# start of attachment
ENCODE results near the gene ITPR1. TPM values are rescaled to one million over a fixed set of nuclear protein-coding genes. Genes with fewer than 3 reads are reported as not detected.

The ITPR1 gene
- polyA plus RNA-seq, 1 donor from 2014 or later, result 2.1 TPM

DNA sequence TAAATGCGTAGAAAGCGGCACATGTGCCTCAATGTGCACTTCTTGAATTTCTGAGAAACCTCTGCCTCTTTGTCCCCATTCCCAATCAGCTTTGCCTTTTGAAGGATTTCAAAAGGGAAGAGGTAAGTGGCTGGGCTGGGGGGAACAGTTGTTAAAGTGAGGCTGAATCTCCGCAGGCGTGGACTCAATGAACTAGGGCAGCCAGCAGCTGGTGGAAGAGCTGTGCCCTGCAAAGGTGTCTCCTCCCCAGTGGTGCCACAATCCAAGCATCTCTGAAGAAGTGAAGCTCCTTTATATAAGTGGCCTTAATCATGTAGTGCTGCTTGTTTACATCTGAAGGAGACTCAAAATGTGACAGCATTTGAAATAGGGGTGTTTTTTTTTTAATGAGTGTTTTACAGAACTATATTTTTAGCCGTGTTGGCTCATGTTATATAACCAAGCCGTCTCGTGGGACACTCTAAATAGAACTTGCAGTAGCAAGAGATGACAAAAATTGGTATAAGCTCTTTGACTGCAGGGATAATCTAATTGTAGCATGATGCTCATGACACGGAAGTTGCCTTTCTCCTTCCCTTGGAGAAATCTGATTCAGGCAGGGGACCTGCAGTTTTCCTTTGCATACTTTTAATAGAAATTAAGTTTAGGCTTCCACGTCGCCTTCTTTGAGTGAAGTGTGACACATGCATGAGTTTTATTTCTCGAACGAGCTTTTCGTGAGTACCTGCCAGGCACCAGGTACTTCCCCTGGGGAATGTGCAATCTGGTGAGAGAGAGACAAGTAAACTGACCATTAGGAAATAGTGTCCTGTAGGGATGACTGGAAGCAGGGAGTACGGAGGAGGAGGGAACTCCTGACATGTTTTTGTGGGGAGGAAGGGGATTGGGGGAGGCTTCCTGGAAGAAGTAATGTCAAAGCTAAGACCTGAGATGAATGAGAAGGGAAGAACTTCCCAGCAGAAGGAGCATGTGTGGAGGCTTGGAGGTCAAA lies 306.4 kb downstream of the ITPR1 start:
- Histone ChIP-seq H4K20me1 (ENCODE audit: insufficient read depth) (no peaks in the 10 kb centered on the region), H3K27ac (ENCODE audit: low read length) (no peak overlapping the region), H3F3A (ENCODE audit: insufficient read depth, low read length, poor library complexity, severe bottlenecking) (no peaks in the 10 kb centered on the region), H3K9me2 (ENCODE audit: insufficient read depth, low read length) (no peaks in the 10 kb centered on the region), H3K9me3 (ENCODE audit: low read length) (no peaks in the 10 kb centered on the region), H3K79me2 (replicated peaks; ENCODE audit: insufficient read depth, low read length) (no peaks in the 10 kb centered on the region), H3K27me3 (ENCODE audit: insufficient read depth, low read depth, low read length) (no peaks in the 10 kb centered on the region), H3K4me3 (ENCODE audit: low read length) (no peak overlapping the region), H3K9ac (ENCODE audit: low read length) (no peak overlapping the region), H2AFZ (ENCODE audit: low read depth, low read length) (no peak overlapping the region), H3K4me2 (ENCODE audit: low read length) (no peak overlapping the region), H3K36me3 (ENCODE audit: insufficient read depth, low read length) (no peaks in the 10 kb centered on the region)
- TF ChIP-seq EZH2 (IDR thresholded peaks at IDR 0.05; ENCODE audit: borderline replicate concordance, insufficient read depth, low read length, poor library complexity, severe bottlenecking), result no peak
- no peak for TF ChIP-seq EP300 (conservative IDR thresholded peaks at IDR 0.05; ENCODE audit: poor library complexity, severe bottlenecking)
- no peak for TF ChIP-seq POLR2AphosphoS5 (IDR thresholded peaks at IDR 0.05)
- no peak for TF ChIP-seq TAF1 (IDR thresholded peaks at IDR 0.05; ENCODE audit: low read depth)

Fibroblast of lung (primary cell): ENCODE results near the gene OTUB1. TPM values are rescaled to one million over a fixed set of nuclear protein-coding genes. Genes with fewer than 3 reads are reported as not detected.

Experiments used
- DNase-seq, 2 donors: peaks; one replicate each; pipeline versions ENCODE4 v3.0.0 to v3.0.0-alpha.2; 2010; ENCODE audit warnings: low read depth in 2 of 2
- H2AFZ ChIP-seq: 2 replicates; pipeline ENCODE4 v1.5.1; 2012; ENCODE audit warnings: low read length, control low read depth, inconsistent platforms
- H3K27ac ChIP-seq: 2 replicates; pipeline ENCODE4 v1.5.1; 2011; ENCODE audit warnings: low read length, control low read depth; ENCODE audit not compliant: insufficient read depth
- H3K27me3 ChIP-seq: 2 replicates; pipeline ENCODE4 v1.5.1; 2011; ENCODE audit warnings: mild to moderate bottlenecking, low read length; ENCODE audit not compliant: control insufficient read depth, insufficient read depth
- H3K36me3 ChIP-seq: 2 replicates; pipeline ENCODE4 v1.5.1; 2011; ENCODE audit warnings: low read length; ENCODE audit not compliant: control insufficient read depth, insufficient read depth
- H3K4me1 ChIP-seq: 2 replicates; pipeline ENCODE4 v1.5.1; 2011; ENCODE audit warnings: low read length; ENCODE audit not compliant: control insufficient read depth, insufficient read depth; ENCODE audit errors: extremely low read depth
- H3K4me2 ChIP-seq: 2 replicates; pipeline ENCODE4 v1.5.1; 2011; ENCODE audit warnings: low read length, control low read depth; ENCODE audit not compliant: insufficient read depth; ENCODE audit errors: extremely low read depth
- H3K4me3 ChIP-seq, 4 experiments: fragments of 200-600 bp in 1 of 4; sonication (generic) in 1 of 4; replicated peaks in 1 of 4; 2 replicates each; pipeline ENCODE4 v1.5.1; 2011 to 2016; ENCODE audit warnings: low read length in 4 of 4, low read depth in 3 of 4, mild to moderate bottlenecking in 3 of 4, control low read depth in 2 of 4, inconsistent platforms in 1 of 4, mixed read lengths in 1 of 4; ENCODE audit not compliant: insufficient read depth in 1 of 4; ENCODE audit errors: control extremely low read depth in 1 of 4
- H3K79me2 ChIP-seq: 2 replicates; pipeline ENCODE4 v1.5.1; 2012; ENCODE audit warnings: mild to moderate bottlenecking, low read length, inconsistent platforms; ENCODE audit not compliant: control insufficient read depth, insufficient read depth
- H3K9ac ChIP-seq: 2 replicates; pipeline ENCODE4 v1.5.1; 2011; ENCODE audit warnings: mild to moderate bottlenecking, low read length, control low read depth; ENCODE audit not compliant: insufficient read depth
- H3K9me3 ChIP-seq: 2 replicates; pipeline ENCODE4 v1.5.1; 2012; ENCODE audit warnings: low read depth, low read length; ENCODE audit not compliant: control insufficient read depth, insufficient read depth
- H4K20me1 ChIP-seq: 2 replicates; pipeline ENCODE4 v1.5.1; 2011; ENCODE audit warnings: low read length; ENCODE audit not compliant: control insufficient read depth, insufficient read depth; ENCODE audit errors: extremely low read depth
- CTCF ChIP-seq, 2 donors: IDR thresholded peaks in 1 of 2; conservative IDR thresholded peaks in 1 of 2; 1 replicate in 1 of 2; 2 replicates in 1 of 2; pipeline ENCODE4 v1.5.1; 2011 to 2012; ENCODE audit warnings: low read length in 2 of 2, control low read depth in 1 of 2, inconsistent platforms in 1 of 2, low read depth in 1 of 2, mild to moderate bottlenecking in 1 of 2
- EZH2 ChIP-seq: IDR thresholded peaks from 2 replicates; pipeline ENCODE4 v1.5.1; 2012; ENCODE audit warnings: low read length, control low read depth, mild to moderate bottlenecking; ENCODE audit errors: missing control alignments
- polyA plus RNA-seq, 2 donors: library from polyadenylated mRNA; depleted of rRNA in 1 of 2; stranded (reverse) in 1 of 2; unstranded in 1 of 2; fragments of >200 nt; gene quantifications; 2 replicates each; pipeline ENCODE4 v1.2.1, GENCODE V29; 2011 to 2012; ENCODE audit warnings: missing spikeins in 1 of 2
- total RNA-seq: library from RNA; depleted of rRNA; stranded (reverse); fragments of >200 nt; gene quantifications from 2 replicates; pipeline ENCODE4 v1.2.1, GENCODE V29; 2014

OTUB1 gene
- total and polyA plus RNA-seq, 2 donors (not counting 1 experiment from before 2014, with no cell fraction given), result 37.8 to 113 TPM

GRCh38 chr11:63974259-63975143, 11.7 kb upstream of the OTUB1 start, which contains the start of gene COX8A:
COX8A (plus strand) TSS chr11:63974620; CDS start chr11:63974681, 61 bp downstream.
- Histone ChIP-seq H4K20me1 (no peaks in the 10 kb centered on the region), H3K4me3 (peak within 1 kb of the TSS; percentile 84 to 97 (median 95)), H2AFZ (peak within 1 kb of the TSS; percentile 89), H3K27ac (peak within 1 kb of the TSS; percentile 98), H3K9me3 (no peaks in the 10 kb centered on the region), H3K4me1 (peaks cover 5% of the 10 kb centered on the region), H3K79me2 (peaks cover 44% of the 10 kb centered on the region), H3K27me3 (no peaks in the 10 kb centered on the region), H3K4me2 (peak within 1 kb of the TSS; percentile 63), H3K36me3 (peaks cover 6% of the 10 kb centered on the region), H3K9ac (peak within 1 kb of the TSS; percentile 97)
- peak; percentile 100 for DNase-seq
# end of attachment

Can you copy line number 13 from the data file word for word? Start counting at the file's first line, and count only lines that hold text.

- H2AFZ ChIP-seq: 2 replicates; pipeline ENCODE4 v1.5.1; 2012; ENCODE audit warnings: low read length, control low read depth, inconsistent platforms